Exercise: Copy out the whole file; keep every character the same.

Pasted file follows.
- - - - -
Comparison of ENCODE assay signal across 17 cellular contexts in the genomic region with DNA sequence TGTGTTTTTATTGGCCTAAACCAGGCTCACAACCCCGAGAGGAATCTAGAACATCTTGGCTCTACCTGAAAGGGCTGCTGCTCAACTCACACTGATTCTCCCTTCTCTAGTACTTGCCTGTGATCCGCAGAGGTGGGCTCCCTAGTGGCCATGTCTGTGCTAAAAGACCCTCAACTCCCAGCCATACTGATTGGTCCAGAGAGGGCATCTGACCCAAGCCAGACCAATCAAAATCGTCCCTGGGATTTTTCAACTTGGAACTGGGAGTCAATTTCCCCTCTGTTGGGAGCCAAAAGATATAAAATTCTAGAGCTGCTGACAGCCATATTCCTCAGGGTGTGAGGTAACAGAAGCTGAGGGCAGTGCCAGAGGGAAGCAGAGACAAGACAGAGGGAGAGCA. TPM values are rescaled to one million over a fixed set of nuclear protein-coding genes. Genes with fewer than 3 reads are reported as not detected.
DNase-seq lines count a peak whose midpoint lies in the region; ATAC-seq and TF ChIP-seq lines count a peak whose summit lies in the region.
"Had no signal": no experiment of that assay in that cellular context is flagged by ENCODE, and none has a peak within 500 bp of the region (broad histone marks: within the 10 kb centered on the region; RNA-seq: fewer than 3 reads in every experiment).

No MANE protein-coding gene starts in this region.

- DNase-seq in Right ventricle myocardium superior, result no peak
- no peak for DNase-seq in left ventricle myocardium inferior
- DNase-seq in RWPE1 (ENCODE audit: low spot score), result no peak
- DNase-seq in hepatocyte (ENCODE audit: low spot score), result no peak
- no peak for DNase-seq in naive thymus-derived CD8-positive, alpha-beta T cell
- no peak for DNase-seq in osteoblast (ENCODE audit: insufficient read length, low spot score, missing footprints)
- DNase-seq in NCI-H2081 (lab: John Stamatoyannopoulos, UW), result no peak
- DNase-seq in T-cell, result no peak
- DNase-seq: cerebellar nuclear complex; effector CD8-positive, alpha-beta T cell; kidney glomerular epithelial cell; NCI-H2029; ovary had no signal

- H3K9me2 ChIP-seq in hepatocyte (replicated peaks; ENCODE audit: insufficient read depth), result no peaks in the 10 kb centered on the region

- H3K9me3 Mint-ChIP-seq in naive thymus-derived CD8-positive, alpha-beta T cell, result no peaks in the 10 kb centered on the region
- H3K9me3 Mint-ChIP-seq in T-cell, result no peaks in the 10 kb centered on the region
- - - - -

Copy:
Comparison of ENCODE assay signal across 17 cellular contexts in the genomic region with DNA sequence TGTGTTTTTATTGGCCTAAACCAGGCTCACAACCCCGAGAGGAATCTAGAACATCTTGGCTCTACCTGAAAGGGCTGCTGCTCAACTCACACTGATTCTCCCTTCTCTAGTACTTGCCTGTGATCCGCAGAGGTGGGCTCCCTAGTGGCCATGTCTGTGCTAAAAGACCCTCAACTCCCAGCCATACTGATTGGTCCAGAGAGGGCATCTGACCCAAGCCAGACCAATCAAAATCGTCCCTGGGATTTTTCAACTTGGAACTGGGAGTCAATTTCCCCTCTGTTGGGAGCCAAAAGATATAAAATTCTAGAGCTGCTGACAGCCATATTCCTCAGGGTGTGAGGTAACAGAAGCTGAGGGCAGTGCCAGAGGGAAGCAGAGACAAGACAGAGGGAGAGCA. TPM values are rescaled to one million over a fixed set of nuclear protein-coding genes. Genes with fewer than 3 reads are reported as not detected.
DNase-seq lines count a peak whose midpoint lies in the region; ATAC-seq and TF ChIP-seq lines count a peak whose summit lies in the region.
"Had no signal": no experiment of that assay in that cellular context is flagged by ENCODE, and none has a peak within 500 bp of the region (broad histone marks: within the 10 kb centered on the region; RNA-seq: fewer than 3 reads in every experiment).

No MANE protein-coding gene starts in this region.

- DNase-seq in Right ventricle myocardium superior, result no peak
- no peak for DNase-seq in left ventricle myocardium inferior
- DNase-seq in RWPE1 (ENCODE audit: low spot score), result no peak
- DNase-seq in hepatocyte (ENCODE audit: low spot score), result no peak
- no peak for DNase-seq in naive thymus-derived CD8-positive, alpha-beta T cell
- no peak for DNase-seq in osteoblast (ENCODE audit: insufficient read length, low spot score, missing footprints)
- DNase-seq in NCI-H2081 (lab: John Stamatoyannopoulos, UW), result no peak
- DNase-seq in T-cell, result no peak
- DNase-seq: cerebellar nuclear complex; effector CD8-positive, alpha-beta T cell; kidney glomerular epithelial cell; NCI-H2029; ovary had no signal

- H3K9me2 ChIP-seq in hepatocyte (replicated peaks; ENCODE audit: insufficient read depth), result no peaks in the 10 kb centered on the region

- H3K9me3 Mint-ChIP-seq in naive thymus-derived CD8-positive, alpha-beta T cell, result no peaks in the 10 kb centered on the region
- H3K9me3 Mint-ChIP-seq in T-cell, result no peaks in the 10 kb centered on the region